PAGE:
Between 1971 and 2012, the state tobacco excise tax had only been raised twice from 3-cents to 30-cents in 2005 and from 30 cents to 60 cents in 2009. While state tobacco control advocates wanted to increase the tobacco excise tax to reduce youth tobacco use, the state tobacco excise tax increase was used to mitigate significant state budget shortfalls.
Between 2000 and 2012, the state program worked with local health department programs and state agencies, and used contracts with the University of Kentucky and University of Louisville to provide technical assistance in achieving the local program goals and objectives. The state program experienced success in reducing exposure to secondhand smoke through local communities working to achieve smokefree air.
In 2004, state tobacco control advocates successfully enacted the first local smoke-free air ordinance in the state in Lexington-Fayette. The tobacco industry unsuccessfully tried to overturn the law through litigation, and by state legislation to preempt local smokefree air policies.
State tobacco control advocates used the Smoke-Free Lexington-Fayette campaign as a model to garner public support to protect workers and public health through additional local smoke-free air policies throughout the state.
Between 2005 and 2012, state tobacco control advocates, led by the University of Kentucky Center for Smoke-free Policy (KCSP) successfully enacted 35 smokefree policies (22 were comprehensive) to protect 34.1 percent of the state’s population.
In 2006, state tobacco control advocates successfully pushed for legislation to allow local governments to prohibit smoking in local government buildings without being required to assign designated smoking areas, which allowed state tobacco control advocates to begin strengthening local smoke-free measures to include all workplaces. Local governments had been reluctant to include workplaces in smokefree ordinances since it could not include local government workplaces. In addition, Governor Fletcher issued an Executive Order to prohibit indoor smoking in state government buildings controlled by the Executive Branch. For the first time in the history of the state, smoking was prohibited in most state government buildings.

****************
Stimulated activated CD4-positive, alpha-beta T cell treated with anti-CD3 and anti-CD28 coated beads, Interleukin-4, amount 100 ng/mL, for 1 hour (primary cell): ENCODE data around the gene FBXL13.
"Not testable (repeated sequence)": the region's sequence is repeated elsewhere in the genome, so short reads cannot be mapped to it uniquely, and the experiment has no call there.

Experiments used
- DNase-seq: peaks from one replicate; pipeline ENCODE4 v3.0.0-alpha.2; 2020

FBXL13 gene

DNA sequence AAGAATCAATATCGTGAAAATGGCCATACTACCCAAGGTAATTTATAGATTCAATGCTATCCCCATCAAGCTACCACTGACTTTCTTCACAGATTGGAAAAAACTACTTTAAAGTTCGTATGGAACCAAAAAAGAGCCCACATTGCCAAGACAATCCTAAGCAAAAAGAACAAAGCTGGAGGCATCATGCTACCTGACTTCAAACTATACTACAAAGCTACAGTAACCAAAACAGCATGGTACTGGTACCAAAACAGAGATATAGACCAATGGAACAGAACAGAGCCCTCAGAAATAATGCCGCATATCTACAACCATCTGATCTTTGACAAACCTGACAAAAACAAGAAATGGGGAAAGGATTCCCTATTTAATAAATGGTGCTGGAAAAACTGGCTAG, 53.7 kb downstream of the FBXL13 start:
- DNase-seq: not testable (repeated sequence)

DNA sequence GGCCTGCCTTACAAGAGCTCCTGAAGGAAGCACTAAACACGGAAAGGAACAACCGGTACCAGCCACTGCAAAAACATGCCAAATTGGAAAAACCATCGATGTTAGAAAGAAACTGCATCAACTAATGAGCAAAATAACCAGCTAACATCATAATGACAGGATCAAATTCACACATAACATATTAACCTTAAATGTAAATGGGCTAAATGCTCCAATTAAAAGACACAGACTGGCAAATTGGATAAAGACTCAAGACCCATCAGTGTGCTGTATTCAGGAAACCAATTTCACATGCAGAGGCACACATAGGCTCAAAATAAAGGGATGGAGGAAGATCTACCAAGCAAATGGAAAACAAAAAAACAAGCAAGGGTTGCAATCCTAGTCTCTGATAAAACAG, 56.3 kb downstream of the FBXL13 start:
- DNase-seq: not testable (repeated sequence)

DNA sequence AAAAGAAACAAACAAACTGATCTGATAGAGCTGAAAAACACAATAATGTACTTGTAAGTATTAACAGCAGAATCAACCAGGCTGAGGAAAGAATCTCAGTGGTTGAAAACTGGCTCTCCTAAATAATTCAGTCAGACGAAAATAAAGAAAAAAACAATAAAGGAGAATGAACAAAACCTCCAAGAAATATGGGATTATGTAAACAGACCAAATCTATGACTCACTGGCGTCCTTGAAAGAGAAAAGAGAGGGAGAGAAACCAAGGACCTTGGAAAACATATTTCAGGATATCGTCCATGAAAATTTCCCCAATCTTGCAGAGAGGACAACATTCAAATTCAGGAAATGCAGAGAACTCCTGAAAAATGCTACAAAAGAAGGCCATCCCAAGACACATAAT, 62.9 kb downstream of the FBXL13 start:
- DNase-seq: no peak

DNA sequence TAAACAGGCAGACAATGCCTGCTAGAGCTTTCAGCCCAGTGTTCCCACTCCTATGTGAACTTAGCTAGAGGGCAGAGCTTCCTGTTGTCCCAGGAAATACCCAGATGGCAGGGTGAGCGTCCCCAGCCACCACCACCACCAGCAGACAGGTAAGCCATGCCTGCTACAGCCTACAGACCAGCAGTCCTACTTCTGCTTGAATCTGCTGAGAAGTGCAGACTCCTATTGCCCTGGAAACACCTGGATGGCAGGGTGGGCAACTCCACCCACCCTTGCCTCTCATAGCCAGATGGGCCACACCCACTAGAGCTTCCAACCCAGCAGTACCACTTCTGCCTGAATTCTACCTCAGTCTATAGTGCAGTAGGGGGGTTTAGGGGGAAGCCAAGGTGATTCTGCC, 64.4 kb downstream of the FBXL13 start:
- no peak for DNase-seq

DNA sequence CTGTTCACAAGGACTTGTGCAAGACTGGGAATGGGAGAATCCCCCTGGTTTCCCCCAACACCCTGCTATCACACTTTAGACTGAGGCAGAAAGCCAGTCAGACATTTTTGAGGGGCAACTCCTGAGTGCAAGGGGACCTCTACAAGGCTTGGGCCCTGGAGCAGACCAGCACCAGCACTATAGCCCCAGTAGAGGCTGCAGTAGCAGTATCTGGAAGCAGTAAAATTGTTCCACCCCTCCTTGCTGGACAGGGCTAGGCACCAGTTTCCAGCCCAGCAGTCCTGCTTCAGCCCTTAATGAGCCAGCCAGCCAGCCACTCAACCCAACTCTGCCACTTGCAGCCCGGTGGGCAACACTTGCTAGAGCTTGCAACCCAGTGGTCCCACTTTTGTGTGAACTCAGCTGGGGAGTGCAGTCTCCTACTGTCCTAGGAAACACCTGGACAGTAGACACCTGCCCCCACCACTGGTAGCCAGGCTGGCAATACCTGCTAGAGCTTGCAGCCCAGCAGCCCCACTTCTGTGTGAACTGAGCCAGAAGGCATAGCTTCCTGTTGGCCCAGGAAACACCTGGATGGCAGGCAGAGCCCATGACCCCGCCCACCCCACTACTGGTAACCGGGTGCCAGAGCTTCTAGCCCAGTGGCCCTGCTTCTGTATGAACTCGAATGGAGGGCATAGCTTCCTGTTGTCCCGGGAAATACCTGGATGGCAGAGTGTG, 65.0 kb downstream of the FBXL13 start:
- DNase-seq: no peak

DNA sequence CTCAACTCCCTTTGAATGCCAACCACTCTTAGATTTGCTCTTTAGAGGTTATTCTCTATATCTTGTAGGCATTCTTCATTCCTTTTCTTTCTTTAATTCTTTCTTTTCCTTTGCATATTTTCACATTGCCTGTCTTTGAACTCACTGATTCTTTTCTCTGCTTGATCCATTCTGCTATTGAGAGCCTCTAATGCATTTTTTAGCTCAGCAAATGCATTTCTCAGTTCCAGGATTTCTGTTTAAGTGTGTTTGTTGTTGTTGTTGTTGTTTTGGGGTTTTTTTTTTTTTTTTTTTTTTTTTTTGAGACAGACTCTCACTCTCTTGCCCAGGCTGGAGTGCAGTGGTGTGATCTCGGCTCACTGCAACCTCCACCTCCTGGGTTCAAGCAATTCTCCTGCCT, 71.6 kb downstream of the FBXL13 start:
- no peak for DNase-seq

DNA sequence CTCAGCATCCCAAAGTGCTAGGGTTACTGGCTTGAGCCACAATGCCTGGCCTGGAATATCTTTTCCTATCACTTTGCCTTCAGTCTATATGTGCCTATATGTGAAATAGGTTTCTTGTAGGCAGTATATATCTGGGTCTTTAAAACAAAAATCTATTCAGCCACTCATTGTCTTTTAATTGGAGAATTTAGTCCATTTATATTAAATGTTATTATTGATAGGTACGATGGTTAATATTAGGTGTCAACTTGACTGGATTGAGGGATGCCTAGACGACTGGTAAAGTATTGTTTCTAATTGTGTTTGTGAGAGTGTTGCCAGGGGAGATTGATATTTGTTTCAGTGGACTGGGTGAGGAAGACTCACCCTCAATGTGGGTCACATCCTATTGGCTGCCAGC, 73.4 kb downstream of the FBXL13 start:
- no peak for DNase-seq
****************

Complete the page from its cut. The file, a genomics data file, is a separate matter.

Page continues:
In 2010, state tobacco control advocates implemented the Smoke-Free Kentucky campaign and five-year plan to advocate for a statewide smoke-free air law. In 2012, the smokefree air legislation was voted out of the House Health and Welfare Committee, which represented a significant step forward since previous efforts did not pass in committee.
Tobacco control advocates should continue to work to protect, strengthen, and pass local smokefree air policies and other tobacco control policies, advocating for the repeal of preemption of local control for youth access, and for increases in tobacco excise taxes.
State tobacco control advocates can further strengthen their efforts by exposing the tobacco manufacturer ties, through campaign contributions and lobbying expenditures, to legislators who propose to threaten the advances that have been made in tobacco control.
State tobacco control advocates should continue to seek higher tobacco excise taxes and for increased tobacco control funding for a sustained tobacco prevention media campaign.
State tobacco control advocates should build on their successful track record by giving priority to continuing to protect, strengthen, and pass local smokefree air policies and 100% tobacco free schools.
Recognizing the politically hostile environment in tobacco growing state legislatures, state tobacco control advocates should take a strong public position that state preemption of local smokefree air policies is a “deal breaker” for any state smokefree law and pledge to work to kill any such law, regardless of the other provisions.